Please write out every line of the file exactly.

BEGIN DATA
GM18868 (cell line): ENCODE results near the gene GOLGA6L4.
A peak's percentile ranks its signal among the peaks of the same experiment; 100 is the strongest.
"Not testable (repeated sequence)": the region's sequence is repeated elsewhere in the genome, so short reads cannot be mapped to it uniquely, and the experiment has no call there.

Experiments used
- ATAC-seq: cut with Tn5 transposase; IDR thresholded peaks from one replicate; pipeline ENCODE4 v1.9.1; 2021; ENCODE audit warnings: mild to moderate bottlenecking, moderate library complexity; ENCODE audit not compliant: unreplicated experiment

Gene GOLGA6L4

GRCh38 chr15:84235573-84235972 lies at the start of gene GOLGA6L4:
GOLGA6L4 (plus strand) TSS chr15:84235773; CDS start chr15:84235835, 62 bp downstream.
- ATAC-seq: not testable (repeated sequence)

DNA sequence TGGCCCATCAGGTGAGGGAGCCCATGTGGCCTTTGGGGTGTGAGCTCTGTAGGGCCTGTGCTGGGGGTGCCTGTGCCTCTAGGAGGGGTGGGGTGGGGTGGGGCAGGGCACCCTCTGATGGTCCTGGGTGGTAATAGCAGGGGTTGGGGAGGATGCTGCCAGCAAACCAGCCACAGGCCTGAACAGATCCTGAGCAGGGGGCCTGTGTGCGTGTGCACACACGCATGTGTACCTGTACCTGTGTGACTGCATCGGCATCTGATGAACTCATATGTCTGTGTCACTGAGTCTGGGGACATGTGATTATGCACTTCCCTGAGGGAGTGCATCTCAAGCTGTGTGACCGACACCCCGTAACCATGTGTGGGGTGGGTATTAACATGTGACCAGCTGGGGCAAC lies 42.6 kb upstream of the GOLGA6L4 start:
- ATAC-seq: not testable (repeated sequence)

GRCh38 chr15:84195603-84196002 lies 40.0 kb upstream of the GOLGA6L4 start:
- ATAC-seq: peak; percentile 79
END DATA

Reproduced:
GM18868 (cell line): ENCODE results near the gene GOLGA6L4.
A peak's percentile ranks its signal among the peaks of the same experiment; 100 is the strongest.
"Not testable (repeated sequence)": the region's sequence is repeated elsewhere in the genome, so short reads cannot be mapped to it uniquely, and the experiment has no call there.

Experiments used
- ATAC-seq: cut with Tn5 transposase; IDR thresholded peaks from one replicate; pipeline ENCODE4 v1.9.1; 2021; ENCODE audit warnings: mild to moderate bottlenecking, moderate library complexity; ENCODE audit not compliant: unreplicated experiment

Gene GOLGA6L4

GRCh38 chr15:84235573-84235972 lies at the start of gene GOLGA6L4:
GOLGA6L4 (plus strand) TSS chr15:84235773; CDS start chr15:84235835, 62 bp downstream.
- ATAC-seq: not testable (repeated sequence)

DNA sequence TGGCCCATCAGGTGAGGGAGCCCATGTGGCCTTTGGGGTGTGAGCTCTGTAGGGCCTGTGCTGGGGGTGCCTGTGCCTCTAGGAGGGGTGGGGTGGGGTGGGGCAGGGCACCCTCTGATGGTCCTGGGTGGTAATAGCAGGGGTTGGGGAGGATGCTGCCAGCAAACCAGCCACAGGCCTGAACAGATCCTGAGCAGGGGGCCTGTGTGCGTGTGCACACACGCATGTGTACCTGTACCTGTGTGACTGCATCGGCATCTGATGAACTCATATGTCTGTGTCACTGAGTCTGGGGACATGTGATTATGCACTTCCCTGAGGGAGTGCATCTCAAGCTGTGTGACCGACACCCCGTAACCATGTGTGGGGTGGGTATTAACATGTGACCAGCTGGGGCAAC lies 42.6 kb upstream of the GOLGA6L4 start:
- ATAC-seq: not testable (repeated sequence)

GRCh38 chr15:84195603-84196002 lies 40.0 kb upstream of the GOLGA6L4 start:
- ATAC-seq: peak; percentile 79